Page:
One night in Champaign, for example, the Illinois basketball team wore orange against Wisconsin, which wore red. It was really nasty. Bruce Weber, the Illini coach at the time, said something about Illinois wanting to wear orange, but ``We weren’t going to let Wisconsin wear white on our home court.’’

Well, then, Illinois should have worn white. And spared our eyes.

I am not entirely opposed to the team-colors jersey at home. It’s great, for example, that Blackhawks fans can admire the red sweater at home. The white sweater is arguably more elegant, but the red really pops against the white ice.

There was no better look than a helmet-less Bobby Hull flying down the ice in front of advertising-less dasher boads at the old Chicago Stadium in the white Indianhead sweater. It was like mayhem in tails.

And when the Blackhawks of the ‘90s came out in their us-against-the-world red sweaters for road games at places like Maple Leaf Gardens or the Montreal Forum, it made a statement.

That, I suppose, is why hockey teams have gone with their color jerseys at home, forcing the visitors into white.

The one thing I have never understood, though, about jerseys is the way white trim is mis-used. This applies to college football as well as NFL teams.

Here’s the issue: On the Bears’ navy pants, strips of orange separate the big white stripe down the side from the rest of the pants.

It should be the other way around. A big orange stripe should be separated by the white trim.

The orange is the team color. The white is the trim. Why is that so difficult to grasp?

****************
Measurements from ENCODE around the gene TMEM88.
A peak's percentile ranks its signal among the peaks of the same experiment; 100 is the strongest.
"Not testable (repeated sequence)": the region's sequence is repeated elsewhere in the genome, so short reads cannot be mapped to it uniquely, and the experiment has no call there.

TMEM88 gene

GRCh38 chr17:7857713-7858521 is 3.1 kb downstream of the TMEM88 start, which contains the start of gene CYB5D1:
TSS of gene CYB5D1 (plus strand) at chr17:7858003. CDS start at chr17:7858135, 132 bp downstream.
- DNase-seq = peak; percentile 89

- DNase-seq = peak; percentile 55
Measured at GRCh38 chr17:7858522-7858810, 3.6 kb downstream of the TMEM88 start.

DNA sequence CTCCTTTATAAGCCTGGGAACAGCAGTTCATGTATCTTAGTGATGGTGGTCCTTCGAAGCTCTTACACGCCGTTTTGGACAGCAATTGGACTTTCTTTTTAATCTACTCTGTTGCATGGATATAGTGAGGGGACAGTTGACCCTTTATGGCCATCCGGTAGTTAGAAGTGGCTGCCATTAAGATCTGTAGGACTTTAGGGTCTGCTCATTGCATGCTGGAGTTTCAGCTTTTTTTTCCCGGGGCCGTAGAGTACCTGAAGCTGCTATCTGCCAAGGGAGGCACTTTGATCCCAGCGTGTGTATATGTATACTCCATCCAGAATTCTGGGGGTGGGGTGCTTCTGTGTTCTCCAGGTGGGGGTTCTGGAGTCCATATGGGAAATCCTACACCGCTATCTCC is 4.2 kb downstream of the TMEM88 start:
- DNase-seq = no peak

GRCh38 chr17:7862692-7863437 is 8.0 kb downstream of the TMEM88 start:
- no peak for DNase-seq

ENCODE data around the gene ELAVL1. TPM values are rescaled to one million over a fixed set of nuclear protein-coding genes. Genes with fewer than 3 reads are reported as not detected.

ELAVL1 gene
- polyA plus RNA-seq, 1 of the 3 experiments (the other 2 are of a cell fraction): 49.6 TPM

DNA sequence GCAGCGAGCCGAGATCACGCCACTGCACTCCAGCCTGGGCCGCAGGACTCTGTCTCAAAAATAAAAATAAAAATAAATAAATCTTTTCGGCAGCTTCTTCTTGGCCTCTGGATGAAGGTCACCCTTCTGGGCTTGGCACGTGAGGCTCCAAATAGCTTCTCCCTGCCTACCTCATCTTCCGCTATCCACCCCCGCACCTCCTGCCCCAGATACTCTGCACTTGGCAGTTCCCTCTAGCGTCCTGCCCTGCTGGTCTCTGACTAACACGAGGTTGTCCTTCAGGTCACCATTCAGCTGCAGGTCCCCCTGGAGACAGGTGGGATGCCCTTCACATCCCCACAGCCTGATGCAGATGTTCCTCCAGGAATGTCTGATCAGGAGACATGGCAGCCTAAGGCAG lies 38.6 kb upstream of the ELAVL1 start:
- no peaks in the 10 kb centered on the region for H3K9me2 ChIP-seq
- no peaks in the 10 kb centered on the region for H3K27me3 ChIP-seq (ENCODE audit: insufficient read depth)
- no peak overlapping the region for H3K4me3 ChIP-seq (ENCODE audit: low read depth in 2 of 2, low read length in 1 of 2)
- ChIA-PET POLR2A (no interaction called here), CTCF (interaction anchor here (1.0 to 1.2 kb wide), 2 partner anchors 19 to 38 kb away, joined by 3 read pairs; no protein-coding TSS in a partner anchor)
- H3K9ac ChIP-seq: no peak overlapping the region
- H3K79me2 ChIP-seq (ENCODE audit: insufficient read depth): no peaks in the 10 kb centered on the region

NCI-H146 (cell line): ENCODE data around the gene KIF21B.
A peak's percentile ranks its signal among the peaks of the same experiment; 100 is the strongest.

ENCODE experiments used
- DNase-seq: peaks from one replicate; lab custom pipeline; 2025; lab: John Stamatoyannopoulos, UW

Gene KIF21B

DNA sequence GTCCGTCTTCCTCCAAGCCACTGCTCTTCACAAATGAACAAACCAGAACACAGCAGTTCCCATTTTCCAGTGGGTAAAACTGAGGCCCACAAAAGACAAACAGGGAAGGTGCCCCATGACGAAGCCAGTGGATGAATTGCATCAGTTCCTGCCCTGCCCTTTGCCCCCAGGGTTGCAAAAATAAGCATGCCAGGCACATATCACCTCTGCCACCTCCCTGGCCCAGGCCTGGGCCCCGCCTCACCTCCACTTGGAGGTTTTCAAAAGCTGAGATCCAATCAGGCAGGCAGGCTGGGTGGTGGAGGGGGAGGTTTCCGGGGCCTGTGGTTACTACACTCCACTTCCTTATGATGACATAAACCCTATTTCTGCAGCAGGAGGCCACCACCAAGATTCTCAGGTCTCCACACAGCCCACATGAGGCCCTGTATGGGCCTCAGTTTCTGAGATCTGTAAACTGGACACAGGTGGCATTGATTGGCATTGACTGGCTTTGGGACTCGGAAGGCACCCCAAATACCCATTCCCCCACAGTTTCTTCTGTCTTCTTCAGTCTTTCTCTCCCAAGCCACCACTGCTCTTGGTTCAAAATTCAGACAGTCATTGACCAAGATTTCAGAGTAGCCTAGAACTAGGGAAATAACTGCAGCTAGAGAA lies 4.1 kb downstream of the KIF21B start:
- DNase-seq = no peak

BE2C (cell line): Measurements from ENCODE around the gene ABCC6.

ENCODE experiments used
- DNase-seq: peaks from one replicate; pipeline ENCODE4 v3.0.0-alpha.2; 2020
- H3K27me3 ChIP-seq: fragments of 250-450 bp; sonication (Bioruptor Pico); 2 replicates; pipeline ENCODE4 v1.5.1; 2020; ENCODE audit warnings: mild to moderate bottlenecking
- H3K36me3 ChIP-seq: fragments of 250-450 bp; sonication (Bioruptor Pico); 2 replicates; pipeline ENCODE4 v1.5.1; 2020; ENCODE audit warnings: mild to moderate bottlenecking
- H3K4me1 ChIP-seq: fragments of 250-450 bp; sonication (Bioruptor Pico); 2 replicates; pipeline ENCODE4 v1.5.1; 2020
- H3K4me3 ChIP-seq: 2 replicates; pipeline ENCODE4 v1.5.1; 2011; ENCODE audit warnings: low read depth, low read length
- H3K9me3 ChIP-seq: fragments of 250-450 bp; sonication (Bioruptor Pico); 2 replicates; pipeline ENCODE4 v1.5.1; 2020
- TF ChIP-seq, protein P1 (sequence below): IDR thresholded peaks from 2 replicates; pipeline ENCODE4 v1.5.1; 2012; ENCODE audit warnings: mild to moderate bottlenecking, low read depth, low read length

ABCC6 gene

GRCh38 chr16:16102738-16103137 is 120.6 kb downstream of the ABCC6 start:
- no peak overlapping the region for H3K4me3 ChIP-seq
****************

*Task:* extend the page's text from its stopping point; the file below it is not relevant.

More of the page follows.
Their rivals, the Green Bay Packers, violate the rule not only on their pants, but also on their helmet. They have a big white stripe down the middle of their yellow helmet, with green trim.

White should be the trim. Green is one of the team colors. Not white.

And yet, this misunderstanding of trim from team color persists. Everywhere.

I went to one of those build-your-uniform websites, to put together the pants and helmets the right way. Even on this website, which promised that you could design your uniform any way you wanted, I was not allowed to do the Bears and Packers color schemes the right way.

Illinois football has the same problem with its traditional pants, which mimic the Bears. (Don’t get me started on the swirl-down-the-side pants, which Illinois and other college teams have started using.)

When the legendary Ron Zook was coaching the Illini, I once sent him an e-mail, explaining the trim-vs.-school-color problem with the pants.

Here was an opportunity, I explained, to correct a uniform problem that had been going on for decades. Just flip the orange and the white, I told him, and he could take his place among the great innovators in two worlds. Halas, Lombardi, Tommy Hilfiger, Ralph Lauren.

Never heard back from him.

When you’re watching bowl games the next few weeks—and you will, even though you won’t admit it publicly. It’s like voting for certain candidates these days.—I want you to ponder the above uniform rules.

You will absolutely discover this: Uniform rules are made to be broken.

I guarantee it.[/membership]